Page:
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Salmonella outbreak traced to tomatoes in US restaurants

Nov 4, 2006 | AFP

Nearly 200 people have fallen ill after eating tomatoes contaminated with Salmonella, US health officials said, but stopped short of issuing a food warning.

"To date, 21 states have reported 183 cases," the US Food and Drug Administration said, the reports reaching a "peak in late September."

"This suggests that the outbreak is not ongoing," the FDA said, announcing the results of an investigation by the US Centers for Disease Control and Prevention with individual US states.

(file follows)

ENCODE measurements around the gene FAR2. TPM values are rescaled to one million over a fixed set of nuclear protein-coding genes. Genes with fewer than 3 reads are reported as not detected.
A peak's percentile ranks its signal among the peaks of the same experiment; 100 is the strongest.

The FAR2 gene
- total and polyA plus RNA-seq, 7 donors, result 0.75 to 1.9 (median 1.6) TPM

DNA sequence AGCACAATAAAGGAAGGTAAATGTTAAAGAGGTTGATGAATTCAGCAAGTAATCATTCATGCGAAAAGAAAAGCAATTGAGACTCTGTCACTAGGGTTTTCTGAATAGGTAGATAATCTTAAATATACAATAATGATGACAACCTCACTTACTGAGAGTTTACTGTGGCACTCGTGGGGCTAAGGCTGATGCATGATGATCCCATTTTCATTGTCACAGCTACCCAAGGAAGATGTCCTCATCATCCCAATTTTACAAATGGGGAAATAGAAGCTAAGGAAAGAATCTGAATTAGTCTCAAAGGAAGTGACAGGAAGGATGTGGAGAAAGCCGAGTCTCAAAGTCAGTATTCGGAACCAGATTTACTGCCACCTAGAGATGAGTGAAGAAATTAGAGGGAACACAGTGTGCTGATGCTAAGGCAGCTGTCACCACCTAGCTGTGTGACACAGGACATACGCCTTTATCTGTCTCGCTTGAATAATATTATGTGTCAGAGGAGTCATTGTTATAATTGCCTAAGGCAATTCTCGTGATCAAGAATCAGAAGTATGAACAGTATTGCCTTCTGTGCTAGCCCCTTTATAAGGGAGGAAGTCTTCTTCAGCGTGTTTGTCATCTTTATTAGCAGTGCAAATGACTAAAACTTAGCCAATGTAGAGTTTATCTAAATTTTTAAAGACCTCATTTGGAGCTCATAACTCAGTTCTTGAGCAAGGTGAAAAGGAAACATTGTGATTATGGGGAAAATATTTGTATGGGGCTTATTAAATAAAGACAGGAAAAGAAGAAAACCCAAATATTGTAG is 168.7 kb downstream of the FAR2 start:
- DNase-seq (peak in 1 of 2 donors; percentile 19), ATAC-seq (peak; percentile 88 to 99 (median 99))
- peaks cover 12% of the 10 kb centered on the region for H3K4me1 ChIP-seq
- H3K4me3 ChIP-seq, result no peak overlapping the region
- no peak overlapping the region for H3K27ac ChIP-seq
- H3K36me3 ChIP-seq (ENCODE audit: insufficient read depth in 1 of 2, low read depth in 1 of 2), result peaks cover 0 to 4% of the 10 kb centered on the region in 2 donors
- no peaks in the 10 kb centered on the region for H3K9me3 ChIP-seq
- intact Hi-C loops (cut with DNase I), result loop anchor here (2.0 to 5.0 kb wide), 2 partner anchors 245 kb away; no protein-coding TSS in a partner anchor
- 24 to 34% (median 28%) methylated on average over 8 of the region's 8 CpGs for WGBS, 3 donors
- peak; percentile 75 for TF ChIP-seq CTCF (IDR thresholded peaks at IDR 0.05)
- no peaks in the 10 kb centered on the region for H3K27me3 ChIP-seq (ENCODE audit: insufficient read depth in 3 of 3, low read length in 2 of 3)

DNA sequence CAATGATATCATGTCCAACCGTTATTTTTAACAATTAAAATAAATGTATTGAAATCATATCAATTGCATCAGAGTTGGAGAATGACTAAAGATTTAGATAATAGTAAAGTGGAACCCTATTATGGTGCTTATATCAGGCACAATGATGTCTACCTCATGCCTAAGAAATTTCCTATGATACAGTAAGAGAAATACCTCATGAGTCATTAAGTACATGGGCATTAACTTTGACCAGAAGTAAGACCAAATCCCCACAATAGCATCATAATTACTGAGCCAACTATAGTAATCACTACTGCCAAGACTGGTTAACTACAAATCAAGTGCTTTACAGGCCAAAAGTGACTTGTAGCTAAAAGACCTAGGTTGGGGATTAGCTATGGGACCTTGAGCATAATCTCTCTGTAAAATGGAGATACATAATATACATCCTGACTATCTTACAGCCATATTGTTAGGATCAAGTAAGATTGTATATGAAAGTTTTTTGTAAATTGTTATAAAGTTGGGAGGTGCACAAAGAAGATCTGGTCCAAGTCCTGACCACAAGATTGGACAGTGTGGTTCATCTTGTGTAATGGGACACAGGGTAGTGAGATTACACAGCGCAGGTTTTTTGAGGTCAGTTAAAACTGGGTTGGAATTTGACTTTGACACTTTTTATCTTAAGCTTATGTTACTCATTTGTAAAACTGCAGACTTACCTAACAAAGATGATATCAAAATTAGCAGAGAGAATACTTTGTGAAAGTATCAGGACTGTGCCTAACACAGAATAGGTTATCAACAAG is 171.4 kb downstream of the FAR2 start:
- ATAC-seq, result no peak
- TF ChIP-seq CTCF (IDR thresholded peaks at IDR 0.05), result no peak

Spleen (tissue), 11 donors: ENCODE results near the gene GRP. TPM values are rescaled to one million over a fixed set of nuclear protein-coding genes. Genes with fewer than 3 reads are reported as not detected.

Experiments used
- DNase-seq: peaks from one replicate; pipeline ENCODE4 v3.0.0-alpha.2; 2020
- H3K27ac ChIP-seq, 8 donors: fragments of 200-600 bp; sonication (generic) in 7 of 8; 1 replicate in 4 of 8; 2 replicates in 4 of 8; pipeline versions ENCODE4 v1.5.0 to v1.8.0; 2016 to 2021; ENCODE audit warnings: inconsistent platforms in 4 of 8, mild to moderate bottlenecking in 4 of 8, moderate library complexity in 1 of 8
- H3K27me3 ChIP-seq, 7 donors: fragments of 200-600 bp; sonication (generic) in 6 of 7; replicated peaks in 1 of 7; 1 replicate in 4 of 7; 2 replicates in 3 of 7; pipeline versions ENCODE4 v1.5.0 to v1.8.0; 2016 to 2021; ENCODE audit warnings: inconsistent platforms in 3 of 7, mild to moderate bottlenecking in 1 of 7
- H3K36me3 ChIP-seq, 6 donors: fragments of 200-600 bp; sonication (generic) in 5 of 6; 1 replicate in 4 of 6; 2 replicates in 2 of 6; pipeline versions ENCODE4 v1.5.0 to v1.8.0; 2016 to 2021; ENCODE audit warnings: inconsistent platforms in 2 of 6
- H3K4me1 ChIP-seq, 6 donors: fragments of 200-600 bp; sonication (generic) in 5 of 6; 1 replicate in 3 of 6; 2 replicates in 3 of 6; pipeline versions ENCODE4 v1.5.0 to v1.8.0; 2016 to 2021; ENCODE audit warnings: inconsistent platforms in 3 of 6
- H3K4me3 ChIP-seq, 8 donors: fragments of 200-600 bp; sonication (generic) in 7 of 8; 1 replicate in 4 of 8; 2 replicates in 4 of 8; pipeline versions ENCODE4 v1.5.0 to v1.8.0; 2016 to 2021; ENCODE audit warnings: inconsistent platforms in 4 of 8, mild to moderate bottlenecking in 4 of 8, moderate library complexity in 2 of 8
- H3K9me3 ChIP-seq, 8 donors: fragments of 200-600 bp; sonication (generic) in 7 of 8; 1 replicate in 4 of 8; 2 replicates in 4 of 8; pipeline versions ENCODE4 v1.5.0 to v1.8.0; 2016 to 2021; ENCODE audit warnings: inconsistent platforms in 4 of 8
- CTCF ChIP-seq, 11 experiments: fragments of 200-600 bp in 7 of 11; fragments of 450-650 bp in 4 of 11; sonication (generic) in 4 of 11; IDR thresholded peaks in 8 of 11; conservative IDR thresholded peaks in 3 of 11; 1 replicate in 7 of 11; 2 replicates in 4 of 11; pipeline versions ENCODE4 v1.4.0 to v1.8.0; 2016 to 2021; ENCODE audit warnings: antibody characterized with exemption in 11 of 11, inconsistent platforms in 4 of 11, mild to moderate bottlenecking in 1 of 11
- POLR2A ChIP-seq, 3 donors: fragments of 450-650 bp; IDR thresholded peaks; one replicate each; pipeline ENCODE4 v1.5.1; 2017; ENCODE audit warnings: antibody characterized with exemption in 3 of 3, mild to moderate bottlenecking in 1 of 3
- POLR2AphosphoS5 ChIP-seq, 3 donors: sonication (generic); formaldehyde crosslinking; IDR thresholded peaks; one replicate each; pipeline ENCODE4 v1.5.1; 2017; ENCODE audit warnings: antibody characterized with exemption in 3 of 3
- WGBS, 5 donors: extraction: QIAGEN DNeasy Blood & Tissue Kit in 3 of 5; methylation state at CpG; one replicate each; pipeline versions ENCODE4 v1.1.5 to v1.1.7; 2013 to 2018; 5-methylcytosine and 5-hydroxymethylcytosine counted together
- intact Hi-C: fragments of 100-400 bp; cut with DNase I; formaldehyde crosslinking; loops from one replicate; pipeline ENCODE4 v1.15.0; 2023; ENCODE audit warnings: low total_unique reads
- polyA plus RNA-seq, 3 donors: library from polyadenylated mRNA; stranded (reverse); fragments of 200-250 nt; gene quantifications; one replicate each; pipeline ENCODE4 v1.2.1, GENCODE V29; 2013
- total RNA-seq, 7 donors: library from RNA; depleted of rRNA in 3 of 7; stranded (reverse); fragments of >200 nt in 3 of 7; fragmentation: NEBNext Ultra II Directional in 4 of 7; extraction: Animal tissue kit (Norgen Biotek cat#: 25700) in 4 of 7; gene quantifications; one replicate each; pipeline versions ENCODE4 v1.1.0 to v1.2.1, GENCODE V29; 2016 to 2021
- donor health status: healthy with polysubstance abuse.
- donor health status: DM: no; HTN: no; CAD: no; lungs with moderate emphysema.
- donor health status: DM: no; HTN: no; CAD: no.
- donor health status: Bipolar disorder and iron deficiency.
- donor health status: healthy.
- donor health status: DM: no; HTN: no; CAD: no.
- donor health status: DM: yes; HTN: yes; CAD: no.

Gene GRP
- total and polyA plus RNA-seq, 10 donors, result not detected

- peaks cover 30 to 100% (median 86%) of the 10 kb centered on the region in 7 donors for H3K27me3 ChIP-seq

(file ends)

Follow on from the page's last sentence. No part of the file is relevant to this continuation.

The contaminated tomatoes were eaten in restaurants, FDA said.

An FDA warning in September cleared supermarket shelves of spinach. Some that was grown in California had been contaminated with E. coli bacteria shipped to 20 states, killing one person and hospitalizing nearly 100 others.

No consumer warning for tomatoes was warranted at this time because the contaminated tomatoes were believed to have been consumed, destroyed or thrown out because they are perishable, the agency said.

The hardest hit states were Connecticut, Massachusetts and Minnesota.

Salmonella can cause serious and sometimes fatal infections in young children, frail or elderly people, and those with weakened immune systems. Symptoms include diarrhea, nausea, vomiting and abdominal pain.

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